Dr. Alvin P. Wenger, a retired Baltimore ear, nose and throat specialist who was a founder of Greater Baltimore Medical Center, died of heart failure Saturday at his home in Land O Lakes, Fla. The former Towson resident was 87.
Dr. Wenger, who also was a neck and head surgeon, was born in Brownstone, Pa., the son of a Church of the Brethren minister whose Swiss-rooted family had been Lancaster County farmers since immigrating in 1732.
Dr. Wenger was raised in Elizabethtown, Pa., and Ephrata, Pa., graduated from Juniata College in 1939 and earned his medical degree in 1943 from Jefferson Medical College in Philadelphia.
After completing his internship in Philadelphia, he enlisted in the Army and was assigned in 1944 to headquarters of the 20th Armored Division in Europe with the rank of captain.
As a medical unit commander in charge of a mobile armored division field hospital near the front, Dr. Wenger supervised 70 doctors and a staff of 100 enlisted men.
He was one of the first physicians to enter Dachau concentration camp after it was liberated by troops from his and two other divisions April 29, 1945.
They were greeted by the spectacle of 30,000 starving camp inmates and 30 freight cars loaded with bodies.
"He recalled seeing railroad cars of bodies with a leg or arm moving weakly here and there, the gas ovens and prisoners, all men, who were weak, emaciated and many at the point of death," said his wife of 13 years, the former Virginia Roeder, a retired deputy Baltimore schools superintendent and former food and homemaking columnist for The Evening Sun.
After the war, he completed a residency at Lancaster General Hospital and practiced medicine in Elizabethtown for three years.
"His solo general medical practice was quite varied," Mrs. Wenger said. "He had weekly medical clinics in the rural areas, dispensed cough syrup from a barrel, delivered Amish babies on kitchen tables, and often received payment in baskets of sweet corn, tomatoes and other garden produce."
After a 1949 residency in otolaryngology at Johns Hopkins Hospital, he began a private practice in Baltimore from an office on Chase Street.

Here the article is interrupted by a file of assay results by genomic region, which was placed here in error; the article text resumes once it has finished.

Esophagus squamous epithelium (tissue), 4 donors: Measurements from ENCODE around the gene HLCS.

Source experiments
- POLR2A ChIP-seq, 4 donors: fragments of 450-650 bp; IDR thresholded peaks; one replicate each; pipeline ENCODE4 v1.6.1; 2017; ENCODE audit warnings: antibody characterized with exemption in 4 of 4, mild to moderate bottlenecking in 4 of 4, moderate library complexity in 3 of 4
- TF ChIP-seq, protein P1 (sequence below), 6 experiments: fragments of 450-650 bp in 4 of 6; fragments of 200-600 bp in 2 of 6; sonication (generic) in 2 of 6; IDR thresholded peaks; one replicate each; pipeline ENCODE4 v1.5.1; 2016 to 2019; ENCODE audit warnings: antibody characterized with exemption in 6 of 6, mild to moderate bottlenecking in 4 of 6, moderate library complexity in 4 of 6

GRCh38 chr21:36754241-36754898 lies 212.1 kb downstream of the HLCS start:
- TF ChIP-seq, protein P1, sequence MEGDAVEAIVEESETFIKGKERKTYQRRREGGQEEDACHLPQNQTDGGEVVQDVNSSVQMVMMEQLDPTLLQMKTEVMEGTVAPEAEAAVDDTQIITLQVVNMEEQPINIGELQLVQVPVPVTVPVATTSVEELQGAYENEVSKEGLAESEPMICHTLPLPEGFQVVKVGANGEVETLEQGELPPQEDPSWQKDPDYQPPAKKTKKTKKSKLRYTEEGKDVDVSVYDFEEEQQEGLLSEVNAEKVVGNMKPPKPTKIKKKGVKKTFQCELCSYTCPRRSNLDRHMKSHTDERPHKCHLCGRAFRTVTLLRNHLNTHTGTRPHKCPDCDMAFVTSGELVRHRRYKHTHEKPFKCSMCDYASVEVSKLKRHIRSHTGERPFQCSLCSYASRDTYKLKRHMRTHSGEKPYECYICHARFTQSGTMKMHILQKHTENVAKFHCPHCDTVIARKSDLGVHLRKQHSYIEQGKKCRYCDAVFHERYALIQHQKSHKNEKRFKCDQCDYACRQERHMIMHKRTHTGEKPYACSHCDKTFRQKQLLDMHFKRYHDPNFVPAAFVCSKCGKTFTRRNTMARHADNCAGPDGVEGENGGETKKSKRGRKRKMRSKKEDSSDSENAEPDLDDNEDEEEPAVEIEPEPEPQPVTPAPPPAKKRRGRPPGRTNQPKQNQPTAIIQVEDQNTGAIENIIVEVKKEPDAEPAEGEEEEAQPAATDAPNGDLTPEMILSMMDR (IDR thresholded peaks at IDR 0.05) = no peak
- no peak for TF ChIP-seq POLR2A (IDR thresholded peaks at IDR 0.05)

In 1962, he was appointed chief of staff of the old Presbyterian Eye, Ear, Nose and Throat Charity Hospital, and he played a pivotal role in merging it with the Hospital for the Women of Maryland in Baltimore City. The combined hospitals opened in 1965 as the Greater Baltimore Medical Center.
That year, Dr. Wenger was appointed the hospital's chief of otolaryngology, a position he held until retiring in 1985. During his tenure at GBMC, he was instrumental in designing a single-residency training program that combined Johns Hopkins Hospital and GBMC residency programs in otolaryngology and head and neck surgery.
"He was very interested in surgery and the teaching of it," said Dr. Virginia Kranz, a Baltimore otolaryngologist and former resident. "He also had an incredible interest in his patients and listening to them in order to make a diagnosis. He carefully took in all the nuances of what they had to say."
A year after noted horse auctioneer Milton Jenkins Dance Jr. and his wife, the former Jeanne Gilchrist "Jinny" Vance, donated $400,000 toward establishment of a head and neck cancer treatment center at GBMC, Dr. Wenger founded the Milton J. Dance Jr. Head and Neck Rehabilitation Center with Dr. Robert C. Chambers. He served as the center's first director until retiring in 1994.
"He was an outstanding nasal and sinus surgeon who had a lot of grateful patients," said Dr. John R. Saunders, who succeeded Dr. Wenger as director and is GBMC's chief of staff. "And without him, we wouldn't have had our center."
Dr. Wenger was a founder of the American Rhinologic Society, a frequent contributor to medical journals and lectured widely throughout the United States, Europe and Mexico.
Since 1996, he had lived in Land O Lakes, and enjoyed traveling, especially taking river cruises. He had sailed the Nile, Amazon, Rhine, Moselle, Maas, Danube, Elbe and Oder rivers.
Dr. Wenger also liked golfing and was a former member of the Baltimore Country Club.
His first wife, the former Catherine Gehrett, died in 1992. They were married for 48 years.
Services will be held at 10 a.m. Tuesday in the chapel of the Episcopal Church of the Redeemer, 5603 N. Charles St.
In addition to his wife, Dr. Wenger is survived by a son, Paul Wenger of Laguna Beach, Calif.; a daughter, Suzanne Wenger O'Brien of Towson; a stepson, Edward Roeder of Tampa, Fla.; two stepdaughters, Mimi Roeder Vaughan of Riderwood and Anne Roeder Kern of Edmond, Okla.; two grandchildren; eight step-grandchildren; two great-grandchildren; and five step-great-grandchildren.